Over the last six months or so, I have been following very closely
Mimmo Peruffo's research on gut strings, and in particular everything
related to his new-old loaded strings. I have always been interested
in research methods and reconstruction, and Mimmo's method of writing
up his research on his web pages in the form of articles that he
constantly upgrades, makes it possible to have an insight into how he
works and how his research is progressing. A few months ago, a number
of photos of unrestored lutes appeared on this page,
and I hope to use them in a message that I have already almost
completely written concerning RH positions in Baroque lute playing,
which could complement from a slightly different, and obviously less
infrormed, point of view, the very interesting remarks of Anthony
Bailes on this issue in the latest lute news.
Most recently, I noticed that Mimmo's loaded strings, on this page,
seemed to have changed colour from a dark brown to a dark red.
I asked Mimmo about this, and he told me that he had continued
refining the loading recipe for the thinner strings, and this slight
change in colour, that also evokes Mace's reference to red Pistoys,
was part of that process.
When, in a recent message, I announced this change to the list, I
received a few off-list messages from lutists who had put in early
orders for the new loaded strings, and who were beginning to feel
rather impatient waiting for news of their strings.
As I was also hoping for these strings on my new lute and wondering
whether they would arrive on time, I told Mimmo about this, and he
replied that since he had announced the new loaded strings, he had
just not been able to give over enough of his time to make them
readily available. He knows that a number of lutists are waiting
impatiently, and he understands how they may feel. This is partly due
to the fact that it has taken more time to improve the loading
process for the smaller lute strings (and that is why he sent out a
few large diameter test strings, mainly 11c-C diapasons for D-minor
lutes, just before Christmas). Since then he has managed to improve
the thinner strings (6c and 7c on a D minor lute), which should solve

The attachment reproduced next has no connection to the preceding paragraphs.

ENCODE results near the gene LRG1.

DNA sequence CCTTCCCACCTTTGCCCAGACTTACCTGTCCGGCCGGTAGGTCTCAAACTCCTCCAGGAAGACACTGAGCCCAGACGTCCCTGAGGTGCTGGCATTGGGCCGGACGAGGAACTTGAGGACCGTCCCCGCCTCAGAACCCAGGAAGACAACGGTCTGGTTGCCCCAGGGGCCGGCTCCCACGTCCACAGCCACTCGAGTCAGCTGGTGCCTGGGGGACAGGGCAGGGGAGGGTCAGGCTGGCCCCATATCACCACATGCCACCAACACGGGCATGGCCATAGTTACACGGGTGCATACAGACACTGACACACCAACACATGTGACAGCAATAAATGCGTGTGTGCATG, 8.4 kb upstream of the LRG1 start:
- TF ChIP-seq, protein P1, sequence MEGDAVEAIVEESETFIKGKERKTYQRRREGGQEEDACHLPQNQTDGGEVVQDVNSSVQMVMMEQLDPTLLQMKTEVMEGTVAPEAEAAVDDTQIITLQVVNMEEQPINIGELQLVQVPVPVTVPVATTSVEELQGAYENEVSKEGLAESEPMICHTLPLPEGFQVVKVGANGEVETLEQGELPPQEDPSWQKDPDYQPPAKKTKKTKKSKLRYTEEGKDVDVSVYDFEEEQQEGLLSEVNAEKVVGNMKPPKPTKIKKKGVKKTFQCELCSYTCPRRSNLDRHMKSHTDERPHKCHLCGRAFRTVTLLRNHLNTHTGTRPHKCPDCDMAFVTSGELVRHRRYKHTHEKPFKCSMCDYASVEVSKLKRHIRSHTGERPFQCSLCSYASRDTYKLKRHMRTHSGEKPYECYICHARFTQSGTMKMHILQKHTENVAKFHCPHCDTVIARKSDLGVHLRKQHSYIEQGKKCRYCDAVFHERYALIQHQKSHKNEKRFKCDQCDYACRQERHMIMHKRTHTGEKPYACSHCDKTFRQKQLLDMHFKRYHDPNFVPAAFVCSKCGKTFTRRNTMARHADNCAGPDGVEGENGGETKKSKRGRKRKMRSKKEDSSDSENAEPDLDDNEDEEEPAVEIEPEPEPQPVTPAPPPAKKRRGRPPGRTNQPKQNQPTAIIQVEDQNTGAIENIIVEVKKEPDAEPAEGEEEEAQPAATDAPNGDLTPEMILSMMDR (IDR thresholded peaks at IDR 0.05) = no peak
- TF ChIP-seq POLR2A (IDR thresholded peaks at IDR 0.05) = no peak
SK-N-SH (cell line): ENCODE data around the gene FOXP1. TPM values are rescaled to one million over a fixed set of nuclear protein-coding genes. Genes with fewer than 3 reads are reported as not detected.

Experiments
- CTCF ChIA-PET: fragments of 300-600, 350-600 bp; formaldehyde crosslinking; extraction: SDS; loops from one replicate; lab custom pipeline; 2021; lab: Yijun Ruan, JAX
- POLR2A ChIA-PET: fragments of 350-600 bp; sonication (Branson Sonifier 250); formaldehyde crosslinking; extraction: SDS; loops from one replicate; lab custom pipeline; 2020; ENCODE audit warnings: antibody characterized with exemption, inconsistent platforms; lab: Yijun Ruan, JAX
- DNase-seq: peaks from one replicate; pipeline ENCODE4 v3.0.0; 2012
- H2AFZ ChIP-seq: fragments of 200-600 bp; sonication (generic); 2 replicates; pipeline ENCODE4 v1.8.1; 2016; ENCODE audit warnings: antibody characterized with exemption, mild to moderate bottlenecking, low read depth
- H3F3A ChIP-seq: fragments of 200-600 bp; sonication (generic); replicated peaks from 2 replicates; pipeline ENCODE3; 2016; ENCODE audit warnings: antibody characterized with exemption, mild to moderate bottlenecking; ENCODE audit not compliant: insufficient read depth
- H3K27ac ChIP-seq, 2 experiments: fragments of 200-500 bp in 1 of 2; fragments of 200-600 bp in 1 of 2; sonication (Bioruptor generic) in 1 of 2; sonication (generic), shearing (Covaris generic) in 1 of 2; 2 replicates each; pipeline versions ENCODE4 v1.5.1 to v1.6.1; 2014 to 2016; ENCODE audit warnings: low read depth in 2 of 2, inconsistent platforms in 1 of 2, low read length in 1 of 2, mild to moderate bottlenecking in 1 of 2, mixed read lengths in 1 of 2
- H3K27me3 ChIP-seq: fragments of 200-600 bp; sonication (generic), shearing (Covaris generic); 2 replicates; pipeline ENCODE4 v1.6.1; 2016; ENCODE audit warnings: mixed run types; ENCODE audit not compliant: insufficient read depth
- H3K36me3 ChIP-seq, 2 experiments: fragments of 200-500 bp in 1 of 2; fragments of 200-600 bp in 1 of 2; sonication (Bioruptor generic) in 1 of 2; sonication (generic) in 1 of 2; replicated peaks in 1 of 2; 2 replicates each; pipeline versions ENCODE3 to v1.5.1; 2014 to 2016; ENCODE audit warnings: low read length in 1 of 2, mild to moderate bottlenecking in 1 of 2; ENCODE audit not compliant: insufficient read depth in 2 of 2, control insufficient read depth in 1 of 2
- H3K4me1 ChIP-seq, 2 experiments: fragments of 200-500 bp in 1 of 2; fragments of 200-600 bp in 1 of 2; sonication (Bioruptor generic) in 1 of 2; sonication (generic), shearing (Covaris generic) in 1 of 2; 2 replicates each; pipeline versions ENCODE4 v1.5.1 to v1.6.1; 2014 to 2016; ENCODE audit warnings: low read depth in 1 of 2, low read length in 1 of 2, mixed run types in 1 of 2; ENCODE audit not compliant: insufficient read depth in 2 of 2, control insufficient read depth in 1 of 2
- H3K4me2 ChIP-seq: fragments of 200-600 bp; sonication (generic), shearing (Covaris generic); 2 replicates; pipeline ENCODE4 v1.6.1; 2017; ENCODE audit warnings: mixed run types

the crucial problem of stopping down on 6c to 8c, but he is also
waiting for a special gut that can give even thinner strands, as this
will give an even truer small diapason.
I know from his answers to my questions, around the new Year, that
Mimmo was working on the loaded strings all through the break from
Christmas to the new year, when he made most of the progress on the
small strings. Unfortunately, since then, in the last few months, he
has had to carry out urgent research on certain instruments that
became briefly available for his examination, and also Ukulele
players chose to make Vicenza the centre of their Ukulele festival,
because of the presence of Aquila strings there. Obviously, this has
given him much extra work, on top of his usual responsibilities, that
all take him away from the loaded strings. In fact he tells me he is
quite alone on this work that he has to do entirely by hand in any
spare time that he can find. If the production of synthetics can be
semi-industrialized, the production of loaded strings is completely
In order to save him more time, and because the message should be in
English, I offered to give the gist of his words to the list.
I would like to add, that from discussions with Mimmo over a number
of months, I understand that he has been researching the loading
process for some twenty or so years, never giving up in spite of some
failures and half successes resulting in the 1990 version of the
loaded strings that had some problems of uneven loading. He estimates
that he made around 1,500 experiments, read some hundreds of
manuscripts and old books with the hope of finding the best recipe.
In fact many people predicted that the search was as hopeless as that
of the holy grail (several people told me that the problem was
inherent to the loading process, itself, and thus unsolvable).
Fortunately, Mimmo is very single minded, and perhaps more
importantly, both a string maker, a chemical engineer and perhaps,
ever so slightly an alchemist. Through the tone of his messages, it
is easy to tell how happy he is that one of his life's goals has
almost been achieved. He tries to find some time each day just to
enjoy those strings on his lute. Although, he has obviously had to
develop a stubborn patience to keep working on them against the odds,
so that from his perspective of thirty years research a delay of a
few months, does not seem very much time to wait, nevertheless he
does regret that it will take him some time to be able to respond to
orders for these strings, so that more lutists will be able to enjoy
them, as he can at present.
I suppose the recent improvements may make-up for the wait, as
Benjamin Narvey, Lynda Sayce, and Michael Lowe have already had very
positive things to say about both the loaded and the demi-filé
strings, when they were able to try them out in Greenwich. The most
important thing perhaps being that these loaded strings work in tune
with their paired octaves when stopped down, which is not such an
easy thing to acheive.
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